The Blame Game Part 2: Government Advisers
Examining the causes of vax hesitancy in parents
Part I examining claims the “myopic pro-vax eulogising” roll out of covid vax to children is the cause of polio outbreaks can be found here.
Pre-empting the JCVI
In the summer of 2021 while the JCVI were considering if they would recommend covid vaccination for ages 12-15, independent polling found that 90% of parents wanted to have their children vaccinated. Millions of teenagers had already been vaccinated in other countries when the JCVI initially decided to delay their decision, before then choosing not to recommend vaccination.
Prior to the decision those who would be presenting evidence to the JCVI on covid in children had made their opinions clear. These comments were seized on by anti-vax groups.
Ladhani’s studies are one of the main sources of evidence used by the UK Government to inform its decisions around schools and children.
Some professionals working with the UK Government decided to attack the US pediatric community to justify the stance in the UK.
The JCVI decision was based on their perception that the impact of covid on children was so low that the benefits of vaccination would be marginal. They accepted that without vaccination the majority of children would be infected with covid but considered natural immunity for children would be equal to vaccination.
This sounds like a herd immunity strategy for children.
However it’s now “depletion of susceptibles”.
Considering we are currently in a period where social media timelines are being flooded with anti-vax content, does advocating the benefits of natural immunity encourage or discourage parents vaccinating their children against other diseases?
Initially the JCVI approved 12-15 vaccination for those in certain at risk groups. Whilst the JCVI were still considering this, some of the messaging from the same individuals might have discouraged parents of the children most at risk from covid.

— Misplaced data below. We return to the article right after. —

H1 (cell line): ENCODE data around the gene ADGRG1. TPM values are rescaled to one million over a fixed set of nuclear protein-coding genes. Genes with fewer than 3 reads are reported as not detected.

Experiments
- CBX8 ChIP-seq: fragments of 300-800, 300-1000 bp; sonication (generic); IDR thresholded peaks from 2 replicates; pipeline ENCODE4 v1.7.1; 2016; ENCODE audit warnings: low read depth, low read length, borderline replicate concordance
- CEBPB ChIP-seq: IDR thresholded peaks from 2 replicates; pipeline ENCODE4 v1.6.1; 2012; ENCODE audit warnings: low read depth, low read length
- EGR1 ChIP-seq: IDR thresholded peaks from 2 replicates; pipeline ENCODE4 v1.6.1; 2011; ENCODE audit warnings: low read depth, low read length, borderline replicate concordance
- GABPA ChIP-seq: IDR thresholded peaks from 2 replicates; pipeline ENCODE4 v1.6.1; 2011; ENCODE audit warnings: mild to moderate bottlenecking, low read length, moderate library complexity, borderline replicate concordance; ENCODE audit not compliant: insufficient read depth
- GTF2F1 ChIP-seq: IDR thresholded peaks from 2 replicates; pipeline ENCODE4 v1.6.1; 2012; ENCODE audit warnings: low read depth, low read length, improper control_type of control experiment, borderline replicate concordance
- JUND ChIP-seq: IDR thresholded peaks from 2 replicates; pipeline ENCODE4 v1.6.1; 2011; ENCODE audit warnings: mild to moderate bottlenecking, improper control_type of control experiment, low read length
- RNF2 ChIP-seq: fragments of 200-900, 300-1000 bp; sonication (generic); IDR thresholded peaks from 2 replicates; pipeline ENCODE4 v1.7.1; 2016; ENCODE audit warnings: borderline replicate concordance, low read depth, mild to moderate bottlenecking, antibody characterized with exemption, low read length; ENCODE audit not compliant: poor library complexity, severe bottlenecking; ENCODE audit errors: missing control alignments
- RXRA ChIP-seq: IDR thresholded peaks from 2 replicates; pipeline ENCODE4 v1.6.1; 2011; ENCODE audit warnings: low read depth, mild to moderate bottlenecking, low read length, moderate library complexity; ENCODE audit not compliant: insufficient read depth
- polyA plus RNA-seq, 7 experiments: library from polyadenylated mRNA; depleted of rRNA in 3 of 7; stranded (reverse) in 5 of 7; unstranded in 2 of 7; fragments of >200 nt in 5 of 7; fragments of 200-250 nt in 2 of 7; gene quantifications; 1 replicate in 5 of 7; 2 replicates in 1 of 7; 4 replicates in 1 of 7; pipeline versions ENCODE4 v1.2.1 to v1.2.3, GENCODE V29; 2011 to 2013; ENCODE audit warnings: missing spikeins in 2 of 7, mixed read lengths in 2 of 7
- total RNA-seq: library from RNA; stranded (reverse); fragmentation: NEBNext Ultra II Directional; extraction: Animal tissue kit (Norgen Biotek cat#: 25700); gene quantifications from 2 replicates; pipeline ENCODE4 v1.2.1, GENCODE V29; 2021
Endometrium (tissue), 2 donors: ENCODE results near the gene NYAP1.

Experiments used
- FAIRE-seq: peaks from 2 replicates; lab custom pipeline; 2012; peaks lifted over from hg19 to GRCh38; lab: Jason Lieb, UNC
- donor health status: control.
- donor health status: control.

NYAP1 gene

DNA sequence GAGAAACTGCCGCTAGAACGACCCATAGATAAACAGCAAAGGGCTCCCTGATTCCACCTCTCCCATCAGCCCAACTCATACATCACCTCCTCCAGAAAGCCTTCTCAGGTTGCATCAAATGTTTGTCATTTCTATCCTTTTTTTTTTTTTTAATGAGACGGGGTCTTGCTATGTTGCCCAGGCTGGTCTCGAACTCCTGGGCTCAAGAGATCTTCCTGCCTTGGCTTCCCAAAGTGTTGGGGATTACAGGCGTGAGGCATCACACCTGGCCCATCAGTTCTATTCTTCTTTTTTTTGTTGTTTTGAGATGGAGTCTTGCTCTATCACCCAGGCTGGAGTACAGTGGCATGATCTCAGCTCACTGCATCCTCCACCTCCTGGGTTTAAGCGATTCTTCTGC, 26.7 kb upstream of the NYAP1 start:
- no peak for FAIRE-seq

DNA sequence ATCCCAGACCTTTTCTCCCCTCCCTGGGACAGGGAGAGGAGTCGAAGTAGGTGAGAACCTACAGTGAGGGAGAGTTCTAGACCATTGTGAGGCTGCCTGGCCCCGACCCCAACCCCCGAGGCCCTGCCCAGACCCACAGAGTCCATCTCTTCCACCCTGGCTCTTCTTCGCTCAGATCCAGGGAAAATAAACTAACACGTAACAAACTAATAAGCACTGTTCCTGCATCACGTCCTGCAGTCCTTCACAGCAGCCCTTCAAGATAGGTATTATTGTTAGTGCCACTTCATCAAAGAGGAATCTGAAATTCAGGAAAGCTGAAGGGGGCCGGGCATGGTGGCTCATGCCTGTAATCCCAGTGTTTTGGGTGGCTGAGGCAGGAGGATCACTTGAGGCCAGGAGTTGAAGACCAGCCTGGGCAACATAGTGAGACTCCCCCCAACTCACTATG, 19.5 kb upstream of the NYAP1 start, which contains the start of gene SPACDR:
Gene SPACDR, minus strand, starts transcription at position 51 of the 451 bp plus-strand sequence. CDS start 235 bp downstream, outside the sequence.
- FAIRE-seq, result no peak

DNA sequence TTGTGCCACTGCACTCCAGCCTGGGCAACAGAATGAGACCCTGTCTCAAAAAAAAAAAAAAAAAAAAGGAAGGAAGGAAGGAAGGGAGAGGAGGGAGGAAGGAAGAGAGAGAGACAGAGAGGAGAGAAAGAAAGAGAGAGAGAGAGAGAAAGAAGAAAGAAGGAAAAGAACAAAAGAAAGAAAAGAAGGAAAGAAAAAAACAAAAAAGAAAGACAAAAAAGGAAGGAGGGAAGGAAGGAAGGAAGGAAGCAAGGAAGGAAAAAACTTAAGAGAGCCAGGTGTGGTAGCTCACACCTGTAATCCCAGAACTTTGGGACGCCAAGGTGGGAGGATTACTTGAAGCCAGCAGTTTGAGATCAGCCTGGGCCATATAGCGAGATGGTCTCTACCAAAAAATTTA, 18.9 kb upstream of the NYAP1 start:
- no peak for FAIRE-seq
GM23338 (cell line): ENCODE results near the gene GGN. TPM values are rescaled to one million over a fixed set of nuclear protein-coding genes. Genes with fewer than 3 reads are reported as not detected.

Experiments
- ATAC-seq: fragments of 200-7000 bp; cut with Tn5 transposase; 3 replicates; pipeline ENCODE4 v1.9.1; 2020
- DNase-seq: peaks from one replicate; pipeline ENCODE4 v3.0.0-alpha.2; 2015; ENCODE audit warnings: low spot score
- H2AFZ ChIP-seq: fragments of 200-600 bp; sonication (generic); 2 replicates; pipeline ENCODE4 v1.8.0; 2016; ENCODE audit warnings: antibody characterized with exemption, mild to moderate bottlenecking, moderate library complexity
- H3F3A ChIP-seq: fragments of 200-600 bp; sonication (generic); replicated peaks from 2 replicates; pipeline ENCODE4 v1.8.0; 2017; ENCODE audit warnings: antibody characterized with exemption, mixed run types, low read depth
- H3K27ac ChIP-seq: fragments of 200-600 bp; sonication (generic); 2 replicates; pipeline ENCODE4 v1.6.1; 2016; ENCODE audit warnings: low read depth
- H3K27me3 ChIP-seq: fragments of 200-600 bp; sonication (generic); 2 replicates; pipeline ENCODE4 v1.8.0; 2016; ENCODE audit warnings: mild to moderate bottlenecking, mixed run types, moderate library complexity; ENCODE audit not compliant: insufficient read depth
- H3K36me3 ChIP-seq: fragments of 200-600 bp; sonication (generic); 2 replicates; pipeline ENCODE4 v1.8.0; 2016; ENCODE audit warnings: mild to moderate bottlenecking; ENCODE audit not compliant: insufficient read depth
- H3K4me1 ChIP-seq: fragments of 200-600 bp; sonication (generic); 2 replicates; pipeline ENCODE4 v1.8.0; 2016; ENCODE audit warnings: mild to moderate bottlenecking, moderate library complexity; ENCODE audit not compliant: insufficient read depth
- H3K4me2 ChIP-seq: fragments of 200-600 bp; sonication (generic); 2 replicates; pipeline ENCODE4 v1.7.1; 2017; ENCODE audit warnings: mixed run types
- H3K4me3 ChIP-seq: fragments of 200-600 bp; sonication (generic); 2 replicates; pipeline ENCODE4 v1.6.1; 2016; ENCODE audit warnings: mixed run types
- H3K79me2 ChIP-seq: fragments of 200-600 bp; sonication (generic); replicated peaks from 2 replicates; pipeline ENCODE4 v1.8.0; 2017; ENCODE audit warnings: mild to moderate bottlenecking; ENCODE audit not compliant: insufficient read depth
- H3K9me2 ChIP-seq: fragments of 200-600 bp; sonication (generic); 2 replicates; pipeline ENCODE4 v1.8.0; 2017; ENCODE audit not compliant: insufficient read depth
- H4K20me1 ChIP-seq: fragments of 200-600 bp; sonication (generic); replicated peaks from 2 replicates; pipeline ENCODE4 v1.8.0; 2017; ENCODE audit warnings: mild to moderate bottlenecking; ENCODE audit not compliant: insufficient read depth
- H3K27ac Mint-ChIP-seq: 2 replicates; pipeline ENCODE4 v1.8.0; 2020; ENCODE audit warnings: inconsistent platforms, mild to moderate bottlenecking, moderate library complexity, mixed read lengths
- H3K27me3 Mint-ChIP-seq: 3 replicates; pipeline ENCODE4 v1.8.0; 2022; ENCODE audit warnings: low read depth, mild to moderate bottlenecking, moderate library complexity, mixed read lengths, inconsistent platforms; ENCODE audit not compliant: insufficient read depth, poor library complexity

A detailed look at the minutes of the JCVI meetings where this was discussed can be found here
Negligible risk from covid?
Whether children should be vaccinated has mainly been defined by comparing risk from covid vs risk of vaccination. Some genuine hesitancy has been driven by minimising the harms of covid and exaggerating adverse reactions from vaccination.
Long covid in children is missing from the debate in the UK and elsewhere. The JCVI minutes show this was barely considered.
The ONS produces statistics on long covid in children.
These inconvenient statistics and others with similar finding are not used to inform government policy, which relies almost entirely on a small group who rely on their own work. This is the same approach Sweden has taken.
The UK decided later than many other countries to approve vaccination for 5-11 year olds. The offer is “non urgent” meaning vaccines have been made available but aren’t being encouraged, this also means there won’t be any in school vaccination teams, inevitably leading to a lower take up as acknowledged by the JCVI. This is likely to reduce vaccination rates in certain communities and demographics more than others.
A decision has yet to be made in the UK regarding vaccination for children below five years of age.
Full JCVI minutes covering the 5-11 offer is here.
It might be argued by some that in their apparent enthusiasm for the benefits of infection, professionals working with the UK Government have chosen messaging which has undermined confidence in covid vaccines for children. The friction between their comments and the decision to offer vaccination has created a space for anti-vax narratives to thrive.
It must be questioned if a fixation on herd immunity has influenced opposition to measures in schools.
A US perspective